Make visible what without you might never have been seen

“Make visible what, without you, might never have been seen.”

—Robert Bresson, 20th Century French Film Director

Today’s quote reminds me of “Our Deepest Fear” by Marianne Williamson in her work A Return to Love. It is often incorrectly attributed to Nelson Mandela.

I thought sharing these words in their entirety might stir something in you, even if you are familiar with this wisdom.

Our deepest fear is not that we are inadequate. Our deepest fear is that we are powerful beyond measure. It is our light, not our darkness that most frightens us. We ask ourselves, Who am I to be brilliant, gorgeous, talented, fabulous?

Actually, who are you not to be? You are a child of God. Your playing small does not serve the world. There is nothing enlightened about shrinking so that other people won’t feel insecure around you. We are all meant to shine, as children do.

We were born to make manifest the glory of God that is within us. It’s not just in some of us; it’s in everyone. And as we let our own light shine, we unconsciously give other people permission to do the same. As we are liberated from our own fear, our presence automatically liberates others.

EXERCISE:

Where and how will you generously, courageously, and visibly contribute your unique and special qualities and talents to the world?

Fools Live to Regret Their Words

“Fools live to regret their words, wise men to regret their silence.”

—Will Henry, 20th Century American Screenwriter

Image of a boy screaming into a microphone

Image from Unsplash by Jason Rosewell

Through the process of coaching, most people become far more aware and mindful of their thoughts, feelings, and emotions.

Too often, we see foolish individuals blurting out whatever comes to mind to make their point, exert power, diminish others, or just be “right” on whatever the subject.

Wise and perhaps more thoughtful individuals sometimes remain silent on matters of importance with the all-too-frequent statement, “I should have said something,” when their inner voices urged them to do so.

EXERCISE:

Where, when and on what subjects is speaking up or remaining silent the right and wise thing to do?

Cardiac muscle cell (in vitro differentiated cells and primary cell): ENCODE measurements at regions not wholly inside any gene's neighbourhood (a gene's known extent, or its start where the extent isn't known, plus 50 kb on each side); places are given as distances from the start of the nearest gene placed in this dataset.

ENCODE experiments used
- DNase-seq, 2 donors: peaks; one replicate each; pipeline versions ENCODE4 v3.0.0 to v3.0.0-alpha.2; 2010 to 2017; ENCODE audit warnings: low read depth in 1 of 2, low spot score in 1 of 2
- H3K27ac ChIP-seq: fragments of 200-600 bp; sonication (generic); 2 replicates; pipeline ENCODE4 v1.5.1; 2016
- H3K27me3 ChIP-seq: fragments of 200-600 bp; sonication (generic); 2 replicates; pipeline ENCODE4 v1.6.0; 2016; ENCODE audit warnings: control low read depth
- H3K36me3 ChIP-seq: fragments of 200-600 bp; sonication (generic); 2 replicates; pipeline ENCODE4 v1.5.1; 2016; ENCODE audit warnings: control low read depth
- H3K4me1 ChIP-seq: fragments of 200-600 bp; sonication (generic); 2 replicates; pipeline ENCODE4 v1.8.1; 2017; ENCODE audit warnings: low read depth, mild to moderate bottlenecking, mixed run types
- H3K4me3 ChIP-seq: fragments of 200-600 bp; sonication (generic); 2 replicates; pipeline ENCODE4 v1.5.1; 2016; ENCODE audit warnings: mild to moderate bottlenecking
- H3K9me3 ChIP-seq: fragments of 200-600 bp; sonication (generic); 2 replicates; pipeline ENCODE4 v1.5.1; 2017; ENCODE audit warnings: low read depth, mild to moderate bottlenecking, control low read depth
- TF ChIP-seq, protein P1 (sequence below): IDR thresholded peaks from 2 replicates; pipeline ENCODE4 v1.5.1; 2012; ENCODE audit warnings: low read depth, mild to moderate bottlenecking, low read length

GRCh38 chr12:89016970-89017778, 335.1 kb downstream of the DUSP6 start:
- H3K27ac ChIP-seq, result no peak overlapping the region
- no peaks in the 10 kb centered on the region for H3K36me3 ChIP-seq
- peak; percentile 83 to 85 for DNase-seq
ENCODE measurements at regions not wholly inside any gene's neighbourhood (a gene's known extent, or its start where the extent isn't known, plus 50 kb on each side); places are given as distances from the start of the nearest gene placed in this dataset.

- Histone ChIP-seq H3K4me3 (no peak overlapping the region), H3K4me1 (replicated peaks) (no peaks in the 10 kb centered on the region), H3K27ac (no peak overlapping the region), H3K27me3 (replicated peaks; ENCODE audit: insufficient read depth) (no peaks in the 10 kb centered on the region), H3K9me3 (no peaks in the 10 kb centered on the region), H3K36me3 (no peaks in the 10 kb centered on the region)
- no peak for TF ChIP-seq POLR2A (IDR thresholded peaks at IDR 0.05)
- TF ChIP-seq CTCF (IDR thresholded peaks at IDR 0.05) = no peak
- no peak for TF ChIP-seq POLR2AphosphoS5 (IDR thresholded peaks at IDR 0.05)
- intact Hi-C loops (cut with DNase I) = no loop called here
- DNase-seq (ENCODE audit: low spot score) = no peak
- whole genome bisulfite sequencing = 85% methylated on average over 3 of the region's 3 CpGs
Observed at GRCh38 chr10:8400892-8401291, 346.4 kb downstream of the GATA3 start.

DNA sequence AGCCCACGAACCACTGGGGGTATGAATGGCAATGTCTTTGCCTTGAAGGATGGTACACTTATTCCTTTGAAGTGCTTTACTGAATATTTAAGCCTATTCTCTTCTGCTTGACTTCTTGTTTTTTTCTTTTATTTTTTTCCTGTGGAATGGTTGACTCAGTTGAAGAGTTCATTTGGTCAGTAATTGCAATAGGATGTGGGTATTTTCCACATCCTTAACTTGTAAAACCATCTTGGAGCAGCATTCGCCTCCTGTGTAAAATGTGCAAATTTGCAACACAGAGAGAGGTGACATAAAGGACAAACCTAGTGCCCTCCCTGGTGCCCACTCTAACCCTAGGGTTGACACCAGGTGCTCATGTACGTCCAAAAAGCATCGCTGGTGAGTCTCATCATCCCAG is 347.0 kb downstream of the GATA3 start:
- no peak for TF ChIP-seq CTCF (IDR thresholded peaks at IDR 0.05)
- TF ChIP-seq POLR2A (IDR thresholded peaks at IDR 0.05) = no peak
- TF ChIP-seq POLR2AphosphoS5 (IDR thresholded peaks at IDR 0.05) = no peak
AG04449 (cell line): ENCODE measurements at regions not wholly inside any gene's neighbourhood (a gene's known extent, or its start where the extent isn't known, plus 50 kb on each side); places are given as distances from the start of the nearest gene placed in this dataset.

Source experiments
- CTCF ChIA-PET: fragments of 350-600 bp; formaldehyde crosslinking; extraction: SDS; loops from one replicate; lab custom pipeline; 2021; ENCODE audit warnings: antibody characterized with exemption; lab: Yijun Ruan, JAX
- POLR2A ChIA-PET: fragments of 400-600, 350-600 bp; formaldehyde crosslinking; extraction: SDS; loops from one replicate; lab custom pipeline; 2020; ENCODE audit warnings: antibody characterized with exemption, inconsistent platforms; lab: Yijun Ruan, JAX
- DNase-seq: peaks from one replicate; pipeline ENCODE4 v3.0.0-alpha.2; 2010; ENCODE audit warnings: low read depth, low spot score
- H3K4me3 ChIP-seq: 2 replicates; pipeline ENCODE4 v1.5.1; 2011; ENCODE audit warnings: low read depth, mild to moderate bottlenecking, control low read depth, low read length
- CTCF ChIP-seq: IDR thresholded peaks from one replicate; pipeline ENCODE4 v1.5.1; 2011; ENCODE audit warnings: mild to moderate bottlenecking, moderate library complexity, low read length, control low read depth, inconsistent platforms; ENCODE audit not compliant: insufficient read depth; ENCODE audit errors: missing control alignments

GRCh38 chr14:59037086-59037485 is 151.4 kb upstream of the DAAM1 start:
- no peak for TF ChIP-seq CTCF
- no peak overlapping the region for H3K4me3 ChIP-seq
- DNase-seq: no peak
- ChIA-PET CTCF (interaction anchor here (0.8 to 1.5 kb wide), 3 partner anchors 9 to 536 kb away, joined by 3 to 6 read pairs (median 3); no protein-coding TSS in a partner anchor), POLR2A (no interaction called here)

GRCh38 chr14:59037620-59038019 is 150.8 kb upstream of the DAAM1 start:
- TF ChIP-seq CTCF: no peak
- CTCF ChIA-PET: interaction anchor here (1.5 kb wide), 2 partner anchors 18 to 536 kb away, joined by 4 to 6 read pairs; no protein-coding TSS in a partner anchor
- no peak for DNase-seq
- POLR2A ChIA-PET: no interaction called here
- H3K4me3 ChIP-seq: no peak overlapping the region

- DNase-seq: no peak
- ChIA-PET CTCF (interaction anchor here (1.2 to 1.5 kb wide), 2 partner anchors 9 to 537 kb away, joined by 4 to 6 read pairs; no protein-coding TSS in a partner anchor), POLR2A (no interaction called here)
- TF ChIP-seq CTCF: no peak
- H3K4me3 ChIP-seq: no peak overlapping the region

Everyone Shines

“Everyone shines, given the right lighting.”

—Susan Cain, Author of Quiet

Image of a book filled with lights

Photo from Unsplash by Long Vang

Genetics versus Environment.

Nature versus Nurture.

What do these factors have to do with how each of us turns out along our life journey?

As a coach passionate about growth and development, I do my best to keep the lights of knowledge and the beacons of wisdom prominent in my world. My intent is to shine my best in each of my communities, with the goal of contributing to those around in a meaningful way.

EXERCISE:

How and in what ways can you “amp up” the environmental voltage to illuminate yourself and those around you so that everyone’s inherent qualities and talents shine even brighter?

True Wisdom Lies in Gathering the Precious Things

“True wisdom lies in gathering the precious things out of each day as it goes by.”

—E.S. Bouton

Image of woman lounging on a beach chair

Image from Unsplash by RawPixel

My wife Wendy’s “happy place” is the beach. She loves nothing more, except family and friends, than her time on a sandy ocean beach, looking for interesting and beautiful shells. Among her favorites are brightly colored or interestingly shaped mollusk shells, particularly if they are shaped like a heart or infinity symbol.

When she is not at the beach, she sets a wonderful example for me, my children, and others, by squeezing the most out of each precious day. It is not uncommon for her to alter the hours she sleeps, simply because she doesn’t want to miss any of the joy and sweetness life has to offer.

EXERCISE:

How and in what ways can you seek, discover, and savor more of the precious things around you to make more of each and every day?

The breeze at dawn

“The breeze at dawn has secrets to tell you. Don’t go back to sleep.”

—Jalāl ad-Dīn Muhammad Rūmī, 13th Century Persian Sunni Muslim poet

Image of trees in early morning fog

Image from Flickr by Jona Nalder

I’ve been an early riser my entire life. Even as a child, I would wake early on Saturday mornings to watch cartoons. There were no video recorders or DVRs in the 60s!

These days, I consistently wake before dawn to get a quick start on my day through meditation and a multi-faceted exercise routine.

The noise level of the world is substantially lower in the early morning hours. I find the quiet supports greater creativity and the ability to listen to whispers of wisdom that are often drowned out by higher decibel levels during the day.